InfantSEE®, a public health program, managed by Optometry Cares® -The AOA Foundation, is designed to ensure that eye and vision care becomes an essential part of infant wellness care to improve a child's quality of life. This program is designed to provide a comprehensive infant eye assessment to infants between 6 and 12 months of age free of charge regardless of family income or access to insurance coverage. Our office proudly participates in this program.
From birth, babies begin exploring the wonders in the world with their eyes. Even before they learn to reach and grab with their hands or crawl and sit-up, their eyes are providing information and stimulation important for their development. Healthy eyes and good vision play a critical role in how infants and children learn to see. Eye and vision problems in infants can cause developmental delays. It is important to detect conditions early to ensure babies have the opportunity to develop the visual abilities they need to grow and learn.
The AOA recommends scheduling your babies first eye exam at age 6 months. This begins a lifetime of healthy eyes and vision. Early intervention is critical for successful treatment. Despite the nation's present system of preschool vision screening, there exists a lack of understanding by the public of the importance of periodic professional eye and vision assessments. It is estimated that one in five preschoolers has vision problems that can interfere with learning and behavior, yet during the course of their young lives, many children never see an eye care practitioner who can provide the kind of professional eye assessment necessary to correct those problems.
An InfantSEE assessment between 6 and 12 months of age is recommended to determine if an infant is at risk for eye or vision disorders. Since many eye problems arise from conditions that can be identified by an eye doctor in the infant's first year of life, a parent can give an infant a great gift by seeking an InfantSEE assessment in addition to the wellness evaluation of the eyes that is done by a pediatrician or family practice doctor.
At birth, babies can't see as well as older children or adults. Their eyes and visual system aren't fully developed. But significant improvement occurs during the first few months of life.The following are some milestones to watch for in vision and child development. It is important to remember that not every child is the same and some may reach certain milestones at different ages.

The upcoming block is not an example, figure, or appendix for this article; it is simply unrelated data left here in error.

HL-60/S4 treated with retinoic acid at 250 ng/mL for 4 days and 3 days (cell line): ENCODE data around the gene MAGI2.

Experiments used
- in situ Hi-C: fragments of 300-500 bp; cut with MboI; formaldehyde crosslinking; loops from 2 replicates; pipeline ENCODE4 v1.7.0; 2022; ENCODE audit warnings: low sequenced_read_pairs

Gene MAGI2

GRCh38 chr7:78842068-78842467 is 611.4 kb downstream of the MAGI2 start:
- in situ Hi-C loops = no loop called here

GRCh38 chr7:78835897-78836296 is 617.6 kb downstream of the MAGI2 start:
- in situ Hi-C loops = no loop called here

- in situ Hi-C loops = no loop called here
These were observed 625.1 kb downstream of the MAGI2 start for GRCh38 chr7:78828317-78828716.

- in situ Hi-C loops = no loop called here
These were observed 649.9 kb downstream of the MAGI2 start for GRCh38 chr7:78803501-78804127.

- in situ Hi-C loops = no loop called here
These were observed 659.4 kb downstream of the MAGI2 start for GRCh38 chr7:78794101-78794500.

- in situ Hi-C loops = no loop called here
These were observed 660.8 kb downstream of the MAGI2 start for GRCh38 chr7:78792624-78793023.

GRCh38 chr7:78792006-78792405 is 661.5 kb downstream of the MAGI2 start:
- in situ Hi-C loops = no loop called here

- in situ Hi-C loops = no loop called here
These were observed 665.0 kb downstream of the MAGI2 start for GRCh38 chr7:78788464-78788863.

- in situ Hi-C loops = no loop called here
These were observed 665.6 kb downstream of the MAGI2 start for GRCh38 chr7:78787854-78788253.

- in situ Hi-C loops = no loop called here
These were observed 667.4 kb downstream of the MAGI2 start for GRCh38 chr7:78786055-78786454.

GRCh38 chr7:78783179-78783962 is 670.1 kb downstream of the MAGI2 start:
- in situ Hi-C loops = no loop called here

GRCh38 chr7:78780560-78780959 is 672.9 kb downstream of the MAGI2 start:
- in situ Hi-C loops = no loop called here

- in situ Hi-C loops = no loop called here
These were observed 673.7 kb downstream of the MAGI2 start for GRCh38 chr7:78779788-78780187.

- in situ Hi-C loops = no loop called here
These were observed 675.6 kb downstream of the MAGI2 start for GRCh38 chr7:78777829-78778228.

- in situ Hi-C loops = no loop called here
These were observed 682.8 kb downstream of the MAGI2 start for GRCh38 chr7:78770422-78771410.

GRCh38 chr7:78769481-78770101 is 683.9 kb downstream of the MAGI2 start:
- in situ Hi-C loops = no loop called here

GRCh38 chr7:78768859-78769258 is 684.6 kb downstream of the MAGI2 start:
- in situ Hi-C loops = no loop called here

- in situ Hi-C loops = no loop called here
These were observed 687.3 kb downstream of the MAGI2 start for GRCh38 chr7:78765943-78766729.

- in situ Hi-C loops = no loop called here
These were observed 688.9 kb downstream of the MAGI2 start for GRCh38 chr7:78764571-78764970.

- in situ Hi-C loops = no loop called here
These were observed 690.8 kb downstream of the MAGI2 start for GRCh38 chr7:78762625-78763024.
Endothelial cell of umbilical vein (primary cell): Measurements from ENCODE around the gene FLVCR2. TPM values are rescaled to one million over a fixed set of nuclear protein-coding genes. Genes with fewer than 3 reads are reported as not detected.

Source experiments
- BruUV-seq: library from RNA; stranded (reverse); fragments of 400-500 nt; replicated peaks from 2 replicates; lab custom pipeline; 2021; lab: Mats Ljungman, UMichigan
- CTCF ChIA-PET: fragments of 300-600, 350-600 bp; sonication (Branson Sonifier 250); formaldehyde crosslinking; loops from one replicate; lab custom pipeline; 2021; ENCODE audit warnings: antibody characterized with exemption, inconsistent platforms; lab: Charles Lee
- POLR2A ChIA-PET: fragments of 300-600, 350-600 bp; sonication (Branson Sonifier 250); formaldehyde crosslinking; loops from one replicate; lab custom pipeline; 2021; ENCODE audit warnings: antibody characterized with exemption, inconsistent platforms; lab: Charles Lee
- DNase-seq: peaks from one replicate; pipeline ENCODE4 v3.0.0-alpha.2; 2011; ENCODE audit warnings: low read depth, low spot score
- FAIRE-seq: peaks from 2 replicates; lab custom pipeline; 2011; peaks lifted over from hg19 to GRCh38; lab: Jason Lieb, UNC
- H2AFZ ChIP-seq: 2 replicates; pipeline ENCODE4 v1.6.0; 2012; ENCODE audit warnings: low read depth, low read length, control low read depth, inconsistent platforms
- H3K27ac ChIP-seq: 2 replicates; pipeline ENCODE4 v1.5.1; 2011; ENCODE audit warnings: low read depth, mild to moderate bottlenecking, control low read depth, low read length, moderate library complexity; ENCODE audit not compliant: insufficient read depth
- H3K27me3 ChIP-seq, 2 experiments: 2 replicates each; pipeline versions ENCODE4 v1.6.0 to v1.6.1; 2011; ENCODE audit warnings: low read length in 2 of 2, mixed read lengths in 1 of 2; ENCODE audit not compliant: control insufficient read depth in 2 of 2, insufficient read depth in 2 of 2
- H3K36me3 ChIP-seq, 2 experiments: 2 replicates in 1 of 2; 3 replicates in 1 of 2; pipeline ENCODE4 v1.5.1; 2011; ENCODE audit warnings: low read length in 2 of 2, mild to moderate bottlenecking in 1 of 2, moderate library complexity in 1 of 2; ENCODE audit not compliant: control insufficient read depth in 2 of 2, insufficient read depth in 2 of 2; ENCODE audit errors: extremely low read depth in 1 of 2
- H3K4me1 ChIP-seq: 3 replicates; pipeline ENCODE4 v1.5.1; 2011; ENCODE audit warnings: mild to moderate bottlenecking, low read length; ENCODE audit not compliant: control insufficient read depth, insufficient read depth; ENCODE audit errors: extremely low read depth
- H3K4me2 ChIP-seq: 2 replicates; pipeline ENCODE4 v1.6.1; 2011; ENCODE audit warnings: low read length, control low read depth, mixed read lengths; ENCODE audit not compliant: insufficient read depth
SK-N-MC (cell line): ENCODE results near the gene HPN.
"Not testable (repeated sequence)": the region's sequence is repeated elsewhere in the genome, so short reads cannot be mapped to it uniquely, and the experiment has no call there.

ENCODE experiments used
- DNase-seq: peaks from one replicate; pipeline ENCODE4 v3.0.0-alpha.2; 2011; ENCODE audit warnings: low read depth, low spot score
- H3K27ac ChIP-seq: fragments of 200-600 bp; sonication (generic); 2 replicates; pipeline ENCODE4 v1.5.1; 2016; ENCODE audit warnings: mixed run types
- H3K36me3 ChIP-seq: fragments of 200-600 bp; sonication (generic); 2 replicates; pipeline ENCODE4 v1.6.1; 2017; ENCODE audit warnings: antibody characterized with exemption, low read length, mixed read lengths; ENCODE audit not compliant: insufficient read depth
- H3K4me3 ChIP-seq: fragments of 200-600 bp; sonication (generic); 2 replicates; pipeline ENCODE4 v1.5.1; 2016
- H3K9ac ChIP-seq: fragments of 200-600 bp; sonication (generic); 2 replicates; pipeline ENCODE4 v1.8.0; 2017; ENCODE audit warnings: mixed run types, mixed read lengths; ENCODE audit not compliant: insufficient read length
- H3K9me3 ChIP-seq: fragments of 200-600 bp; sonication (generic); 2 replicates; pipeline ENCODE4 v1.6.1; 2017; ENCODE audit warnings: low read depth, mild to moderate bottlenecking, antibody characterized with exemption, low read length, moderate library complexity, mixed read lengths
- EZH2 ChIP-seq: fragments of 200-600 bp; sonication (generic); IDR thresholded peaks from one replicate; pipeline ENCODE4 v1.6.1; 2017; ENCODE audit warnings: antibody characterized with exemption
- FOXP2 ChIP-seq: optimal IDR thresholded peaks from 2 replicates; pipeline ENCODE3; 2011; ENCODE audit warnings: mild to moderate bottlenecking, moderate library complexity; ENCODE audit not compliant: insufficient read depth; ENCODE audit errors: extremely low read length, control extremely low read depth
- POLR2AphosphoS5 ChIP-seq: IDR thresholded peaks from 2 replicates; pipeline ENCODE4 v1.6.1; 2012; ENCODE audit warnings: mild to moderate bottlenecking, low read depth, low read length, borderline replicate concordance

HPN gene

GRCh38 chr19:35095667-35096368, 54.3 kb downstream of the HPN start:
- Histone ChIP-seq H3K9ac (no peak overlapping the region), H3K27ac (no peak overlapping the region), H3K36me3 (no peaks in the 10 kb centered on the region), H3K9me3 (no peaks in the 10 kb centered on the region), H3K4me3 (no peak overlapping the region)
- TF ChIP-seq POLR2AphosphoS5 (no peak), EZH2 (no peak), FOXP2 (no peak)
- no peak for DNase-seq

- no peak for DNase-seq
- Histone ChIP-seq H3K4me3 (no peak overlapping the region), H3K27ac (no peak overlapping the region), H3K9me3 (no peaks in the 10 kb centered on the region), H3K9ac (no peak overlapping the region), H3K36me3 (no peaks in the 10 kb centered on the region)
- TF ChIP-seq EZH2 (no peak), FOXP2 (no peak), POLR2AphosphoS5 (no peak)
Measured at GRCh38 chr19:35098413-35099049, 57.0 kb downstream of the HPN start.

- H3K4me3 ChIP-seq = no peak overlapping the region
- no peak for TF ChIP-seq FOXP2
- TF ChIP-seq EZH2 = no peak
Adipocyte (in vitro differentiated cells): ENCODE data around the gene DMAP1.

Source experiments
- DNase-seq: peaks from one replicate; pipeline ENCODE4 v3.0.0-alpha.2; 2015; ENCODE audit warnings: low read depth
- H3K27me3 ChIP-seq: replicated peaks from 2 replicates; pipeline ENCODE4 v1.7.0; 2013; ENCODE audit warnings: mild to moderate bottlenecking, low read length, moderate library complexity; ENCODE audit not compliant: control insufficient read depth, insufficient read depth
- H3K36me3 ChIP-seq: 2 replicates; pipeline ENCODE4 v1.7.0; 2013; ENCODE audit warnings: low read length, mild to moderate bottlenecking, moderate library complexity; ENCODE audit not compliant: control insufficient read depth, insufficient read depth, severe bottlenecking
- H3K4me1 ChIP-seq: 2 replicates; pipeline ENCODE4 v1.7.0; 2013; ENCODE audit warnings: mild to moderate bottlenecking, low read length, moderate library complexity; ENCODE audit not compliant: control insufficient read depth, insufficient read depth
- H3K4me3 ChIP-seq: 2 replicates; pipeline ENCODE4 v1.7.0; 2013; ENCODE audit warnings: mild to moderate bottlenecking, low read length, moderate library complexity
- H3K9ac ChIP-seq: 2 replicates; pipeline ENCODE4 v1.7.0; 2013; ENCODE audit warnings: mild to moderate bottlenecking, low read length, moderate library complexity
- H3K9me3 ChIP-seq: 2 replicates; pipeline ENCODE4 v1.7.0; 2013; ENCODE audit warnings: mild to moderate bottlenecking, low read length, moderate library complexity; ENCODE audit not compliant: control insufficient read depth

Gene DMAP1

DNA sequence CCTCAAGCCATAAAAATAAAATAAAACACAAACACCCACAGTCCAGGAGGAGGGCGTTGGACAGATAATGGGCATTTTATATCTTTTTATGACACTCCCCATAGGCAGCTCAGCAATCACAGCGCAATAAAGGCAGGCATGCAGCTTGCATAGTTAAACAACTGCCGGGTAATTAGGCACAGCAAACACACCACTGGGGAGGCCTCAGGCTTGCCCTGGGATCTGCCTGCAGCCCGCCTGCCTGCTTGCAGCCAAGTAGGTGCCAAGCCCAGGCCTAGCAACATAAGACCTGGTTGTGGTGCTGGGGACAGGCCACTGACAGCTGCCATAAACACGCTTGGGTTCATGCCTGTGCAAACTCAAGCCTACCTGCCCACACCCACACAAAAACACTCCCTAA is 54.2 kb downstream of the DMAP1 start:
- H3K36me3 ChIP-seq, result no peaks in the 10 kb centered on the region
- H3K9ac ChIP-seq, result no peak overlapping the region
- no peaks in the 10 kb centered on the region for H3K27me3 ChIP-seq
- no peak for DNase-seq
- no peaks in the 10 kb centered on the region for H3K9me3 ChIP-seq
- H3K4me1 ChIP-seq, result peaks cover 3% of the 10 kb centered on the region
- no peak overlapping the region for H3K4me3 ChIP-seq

From birth to 4 months
At birth, babies' vision is abuzz with all kinds of visual stimulation. While they may look intently at a highly contrasted target, babies have not yet developed the ability to easily tell the difference between two targets or move their eyes between the two images. Their primary focus is on objects 8 to 10 inches from their face or the distance to parent's face.
• During the first months of life, the eyes start working together and vision rapidly improves. Eye-hand coordination begins to develop as the infant starts tracking moving objects with his or her eyes and reaching for them. By eight weeks, babies begin to more easily focus their eyes on the faces of a parent or other person near them.
• For the first two months of life, an infant's eyes are not well coordinated and may appear to wander or to be crossed. This is usually normal. However, if an eye appears to turn in or out constantly, an evaluation is warranted.
• Babies should begin to follow moving objects with their eyes and reach for things at around three months of age.
From 5 to 8 months
During these months, control of eye movements and eye-body coordination skills continue to improve. Depth perception, which is the ability to judge if objects are nearer or farther away than other objects, is not present at birth. It is not until around the fifth month that the eyes are capable of working together to form a three-dimensional view of the world and begin to see in depth.
• Although an infant's color vision is not as sensitive as an adult's, it is generally believed that babies have good color vision by five months of age.
• Most babies start crawling at about 8 months old, which helps further develop eye-hand-foot-body coordination. Early walkers who did minimal crawling may not learn to use their eyes together as well as babies who crawl a lot.
From 9 to 12 months
At around 9 months of age, babies begin to pull themselves up to a standing position. By 10 months of age, a baby should be able to grasp objects with thumb and forefinger. By 12 months of age, most babies will be crawling and trying to walk. Parents should encourage crawling rather than early walking to help the child develop better eye-hand coordination. Babies can now judge distances fairly well and throw things with precision.
From 1 to 2 years old
By 2 years of age, a child's eye-hand coordination and depth perception should be well developed.
• Children this age are highly interested in exploring their environment and in looking and listening. They recognize familiar objects and pictures in books and can scribble with crayon or pencil.